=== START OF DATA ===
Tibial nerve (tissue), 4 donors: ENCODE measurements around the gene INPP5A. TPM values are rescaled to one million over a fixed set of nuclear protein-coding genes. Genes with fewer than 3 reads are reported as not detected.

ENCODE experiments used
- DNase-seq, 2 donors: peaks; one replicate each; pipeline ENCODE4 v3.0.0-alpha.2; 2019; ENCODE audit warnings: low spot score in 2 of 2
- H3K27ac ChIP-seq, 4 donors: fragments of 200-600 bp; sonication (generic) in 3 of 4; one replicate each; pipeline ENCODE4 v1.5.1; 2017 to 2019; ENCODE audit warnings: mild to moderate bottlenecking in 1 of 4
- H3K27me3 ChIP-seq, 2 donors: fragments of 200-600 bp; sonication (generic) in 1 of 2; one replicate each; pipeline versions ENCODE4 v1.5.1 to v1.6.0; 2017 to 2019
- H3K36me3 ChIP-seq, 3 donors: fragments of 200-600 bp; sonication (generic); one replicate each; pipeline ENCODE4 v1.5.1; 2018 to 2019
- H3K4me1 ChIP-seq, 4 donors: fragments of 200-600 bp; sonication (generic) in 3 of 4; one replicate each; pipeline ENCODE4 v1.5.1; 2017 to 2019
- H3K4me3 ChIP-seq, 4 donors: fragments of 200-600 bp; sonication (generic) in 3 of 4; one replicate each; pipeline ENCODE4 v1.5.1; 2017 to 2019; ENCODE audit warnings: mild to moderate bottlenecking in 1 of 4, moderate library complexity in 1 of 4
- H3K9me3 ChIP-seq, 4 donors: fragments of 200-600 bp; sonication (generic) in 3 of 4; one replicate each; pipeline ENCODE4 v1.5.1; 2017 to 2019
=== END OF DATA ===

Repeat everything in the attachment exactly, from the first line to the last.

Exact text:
Tibial nerve (tissue), 4 donors: ENCODE measurements around the gene INPP5A. TPM values are rescaled to one million over a fixed set of nuclear protein-coding genes. Genes with fewer than 3 reads are reported as not detected.

ENCODE experiments used
- DNase-seq, 2 donors: peaks; one replicate each; pipeline ENCODE4 v3.0.0-alpha.2; 2019; ENCODE audit warnings: low spot score in 2 of 2
- H3K27ac ChIP-seq, 4 donors: fragments of 200-600 bp; sonication (generic) in 3 of 4; one replicate each; pipeline ENCODE4 v1.5.1; 2017 to 2019; ENCODE audit warnings: mild to moderate bottlenecking in 1 of 4
- H3K27me3 ChIP-seq, 2 donors: fragments of 200-600 bp; sonication (generic) in 1 of 2; one replicate each; pipeline versions ENCODE4 v1.5.1 to v1.6.0; 2017 to 2019
- H3K36me3 ChIP-seq, 3 donors: fragments of 200-600 bp; sonication (generic); one replicate each; pipeline ENCODE4 v1.5.1; 2018 to 2019
- H3K4me1 ChIP-seq, 4 donors: fragments of 200-600 bp; sonication (generic) in 3 of 4; one replicate each; pipeline ENCODE4 v1.5.1; 2017 to 2019
- H3K4me3 ChIP-seq, 4 donors: fragments of 200-600 bp; sonication (generic) in 3 of 4; one replicate each; pipeline ENCODE4 v1.5.1; 2017 to 2019; ENCODE audit warnings: mild to moderate bottlenecking in 1 of 4, moderate library complexity in 1 of 4
- H3K9me3 ChIP-seq, 4 donors: fragments of 200-600 bp; sonication (generic) in 3 of 4; one replicate each; pipeline ENCODE4 v1.5.1; 2017 to 2019